Magazine Home  |  News  |  Features  |  Reviews  |  Books  |  People  |  Horoscope  
    David Ebony's Top Ten

James Hyde at Brent Sikkema
Installation view
What would Matisse think of this show? If the best painting is like an overstuffed armchair, then there's no competition for James Hyde. The most imposing works on view are two gigantic pillows leaning against the walls, Big Pillow (7 feet high) and Massive Pillow (10 feet high -- although it has slouched down a bit lower than that).

The New York artist daubed the surfaces of the pillows with earth-colored patches of paint, apparently applied with a round sponge or cloth. The result is a work of both atmosphere and substance. In terms of technique, the painting is on an equal par with object-making. Unquestionably, these pieces, at once a bit sensuous and absurd, constitute a successful merger of painting and sculpture, an achievement for which Hyde has received considerable attention in recent years.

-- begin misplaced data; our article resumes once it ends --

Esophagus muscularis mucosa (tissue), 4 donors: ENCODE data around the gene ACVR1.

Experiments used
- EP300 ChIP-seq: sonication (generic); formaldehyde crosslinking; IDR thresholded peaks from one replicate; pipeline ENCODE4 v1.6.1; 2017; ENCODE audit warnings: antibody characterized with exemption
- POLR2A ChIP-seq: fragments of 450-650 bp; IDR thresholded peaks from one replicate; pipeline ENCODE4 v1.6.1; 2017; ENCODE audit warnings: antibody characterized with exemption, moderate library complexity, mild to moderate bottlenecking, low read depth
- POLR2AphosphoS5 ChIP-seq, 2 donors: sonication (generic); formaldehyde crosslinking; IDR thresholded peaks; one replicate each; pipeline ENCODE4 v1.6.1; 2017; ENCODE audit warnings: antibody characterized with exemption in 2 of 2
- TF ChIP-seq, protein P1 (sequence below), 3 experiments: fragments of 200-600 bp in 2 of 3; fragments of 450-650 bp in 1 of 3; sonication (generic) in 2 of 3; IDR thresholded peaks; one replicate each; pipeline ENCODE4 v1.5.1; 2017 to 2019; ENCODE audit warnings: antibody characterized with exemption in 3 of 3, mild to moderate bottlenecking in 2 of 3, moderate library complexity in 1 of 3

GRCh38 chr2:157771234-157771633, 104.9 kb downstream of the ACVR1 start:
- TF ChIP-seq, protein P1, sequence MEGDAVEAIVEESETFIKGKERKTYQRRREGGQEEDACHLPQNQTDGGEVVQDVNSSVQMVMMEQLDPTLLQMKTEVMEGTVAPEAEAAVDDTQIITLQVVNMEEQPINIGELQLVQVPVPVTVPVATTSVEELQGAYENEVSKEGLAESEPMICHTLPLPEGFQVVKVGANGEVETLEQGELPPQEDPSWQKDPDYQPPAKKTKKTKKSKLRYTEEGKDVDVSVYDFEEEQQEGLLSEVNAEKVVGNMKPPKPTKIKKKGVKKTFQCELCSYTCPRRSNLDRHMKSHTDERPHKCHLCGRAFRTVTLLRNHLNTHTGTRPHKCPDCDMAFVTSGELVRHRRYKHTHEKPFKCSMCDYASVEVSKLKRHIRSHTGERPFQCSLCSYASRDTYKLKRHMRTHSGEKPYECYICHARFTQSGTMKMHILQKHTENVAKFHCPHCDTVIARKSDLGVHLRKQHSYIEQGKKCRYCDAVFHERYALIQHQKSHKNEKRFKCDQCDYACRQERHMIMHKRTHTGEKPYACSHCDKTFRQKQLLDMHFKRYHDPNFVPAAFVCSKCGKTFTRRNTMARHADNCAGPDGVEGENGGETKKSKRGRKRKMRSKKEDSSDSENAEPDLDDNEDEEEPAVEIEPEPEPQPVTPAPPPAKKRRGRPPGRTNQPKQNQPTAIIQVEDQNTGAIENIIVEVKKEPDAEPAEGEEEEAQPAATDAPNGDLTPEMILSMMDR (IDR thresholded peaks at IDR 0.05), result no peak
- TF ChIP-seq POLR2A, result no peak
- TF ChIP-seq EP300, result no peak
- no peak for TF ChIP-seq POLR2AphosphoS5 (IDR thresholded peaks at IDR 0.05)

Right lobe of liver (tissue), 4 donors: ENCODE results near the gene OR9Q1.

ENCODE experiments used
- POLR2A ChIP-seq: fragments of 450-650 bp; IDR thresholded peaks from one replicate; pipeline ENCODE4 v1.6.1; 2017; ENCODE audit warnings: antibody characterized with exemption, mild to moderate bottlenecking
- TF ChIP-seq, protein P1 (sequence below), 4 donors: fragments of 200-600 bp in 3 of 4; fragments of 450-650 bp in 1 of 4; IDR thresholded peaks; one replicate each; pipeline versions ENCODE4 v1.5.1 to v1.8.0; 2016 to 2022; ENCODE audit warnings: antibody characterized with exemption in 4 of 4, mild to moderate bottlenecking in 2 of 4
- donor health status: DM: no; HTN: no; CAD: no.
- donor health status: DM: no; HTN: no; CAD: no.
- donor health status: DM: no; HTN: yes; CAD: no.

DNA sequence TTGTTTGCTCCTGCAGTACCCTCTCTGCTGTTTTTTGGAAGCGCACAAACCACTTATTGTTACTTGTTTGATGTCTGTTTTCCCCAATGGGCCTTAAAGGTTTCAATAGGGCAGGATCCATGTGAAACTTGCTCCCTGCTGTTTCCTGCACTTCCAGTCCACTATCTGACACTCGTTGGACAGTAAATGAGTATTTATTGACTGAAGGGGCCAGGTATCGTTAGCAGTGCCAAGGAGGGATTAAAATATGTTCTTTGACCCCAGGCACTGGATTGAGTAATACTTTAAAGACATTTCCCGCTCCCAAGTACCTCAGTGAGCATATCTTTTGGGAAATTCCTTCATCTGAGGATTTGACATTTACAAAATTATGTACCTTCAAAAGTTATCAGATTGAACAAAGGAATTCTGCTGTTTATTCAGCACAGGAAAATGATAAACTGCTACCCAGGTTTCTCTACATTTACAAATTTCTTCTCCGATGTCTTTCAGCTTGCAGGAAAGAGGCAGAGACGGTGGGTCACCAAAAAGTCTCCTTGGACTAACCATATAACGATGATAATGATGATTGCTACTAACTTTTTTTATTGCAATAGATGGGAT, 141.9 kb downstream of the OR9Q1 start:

Also on view are examples of more familiar works. Bumper, for example, is a relief painting that sticks some 17 inches out from the wall. Covered with a colorful arrangement of rectangles, the work puns on geometric abstraction as it points the way to a new painterly vocabulary. This exhibition coincides with a show of more of Hyde's recent works and furniture at Patrick Callery, 433 W. 14 St., through Feb. 12.

James Hyde, "Recent Works," Jan. 15-Feb 12, 2000, at Brent Sikkema, 530 W. 22nd Street, New York, N.Y. 10011.